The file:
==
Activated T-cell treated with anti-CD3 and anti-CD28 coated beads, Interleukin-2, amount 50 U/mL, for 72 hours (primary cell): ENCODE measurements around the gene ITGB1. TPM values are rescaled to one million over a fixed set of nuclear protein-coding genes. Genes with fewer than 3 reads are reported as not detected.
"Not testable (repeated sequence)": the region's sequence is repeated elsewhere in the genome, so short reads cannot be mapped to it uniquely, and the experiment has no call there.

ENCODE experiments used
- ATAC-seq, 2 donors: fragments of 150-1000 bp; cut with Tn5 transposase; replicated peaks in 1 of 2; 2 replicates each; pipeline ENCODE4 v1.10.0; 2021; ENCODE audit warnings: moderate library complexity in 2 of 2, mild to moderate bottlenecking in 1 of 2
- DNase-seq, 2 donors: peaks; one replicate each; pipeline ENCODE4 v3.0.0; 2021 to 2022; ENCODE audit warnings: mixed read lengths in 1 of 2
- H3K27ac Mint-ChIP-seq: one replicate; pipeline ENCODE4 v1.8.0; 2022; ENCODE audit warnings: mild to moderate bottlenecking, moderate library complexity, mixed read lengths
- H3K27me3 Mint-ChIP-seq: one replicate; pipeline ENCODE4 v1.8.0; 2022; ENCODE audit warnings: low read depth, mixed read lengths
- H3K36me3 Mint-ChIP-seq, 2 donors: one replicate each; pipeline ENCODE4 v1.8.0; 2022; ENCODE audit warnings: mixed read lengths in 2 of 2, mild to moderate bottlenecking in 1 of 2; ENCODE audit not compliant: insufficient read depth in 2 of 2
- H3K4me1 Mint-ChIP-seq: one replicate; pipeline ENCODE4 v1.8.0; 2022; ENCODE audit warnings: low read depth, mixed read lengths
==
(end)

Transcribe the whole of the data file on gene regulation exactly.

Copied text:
Activated T-cell treated with anti-CD3 and anti-CD28 coated beads, Interleukin-2, amount 50 U/mL, for 72 hours (primary cell): ENCODE measurements around the gene ITGB1. TPM values are rescaled to one million over a fixed set of nuclear protein-coding genes. Genes with fewer than 3 reads are reported as not detected.
"Not testable (repeated sequence)": the region's sequence is repeated elsewhere in the genome, so short reads cannot be mapped to it uniquely, and the experiment has no call there.

ENCODE experiments used
- ATAC-seq, 2 donors: fragments of 150-1000 bp; cut with Tn5 transposase; replicated peaks in 1 of 2; 2 replicates each; pipeline ENCODE4 v1.10.0; 2021; ENCODE audit warnings: moderate library complexity in 2 of 2, mild to moderate bottlenecking in 1 of 2
- DNase-seq, 2 donors: peaks; one replicate each; pipeline ENCODE4 v3.0.0; 2021 to 2022; ENCODE audit warnings: mixed read lengths in 1 of 2
- H3K27ac Mint-ChIP-seq: one replicate; pipeline ENCODE4 v1.8.0; 2022; ENCODE audit warnings: mild to moderate bottlenecking, moderate library complexity, mixed read lengths
- H3K27me3 Mint-ChIP-seq: one replicate; pipeline ENCODE4 v1.8.0; 2022; ENCODE audit warnings: low read depth, mixed read lengths
- H3K36me3 Mint-ChIP-seq, 2 donors: one replicate each; pipeline ENCODE4 v1.8.0; 2022; ENCODE audit warnings: mixed read lengths in 2 of 2, mild to moderate bottlenecking in 1 of 2; ENCODE audit not compliant: insufficient read depth in 2 of 2
- H3K4me1 Mint-ChIP-seq: one replicate; pipeline ENCODE4 v1.8.0; 2022; ENCODE audit warnings: low read depth, mixed read lengths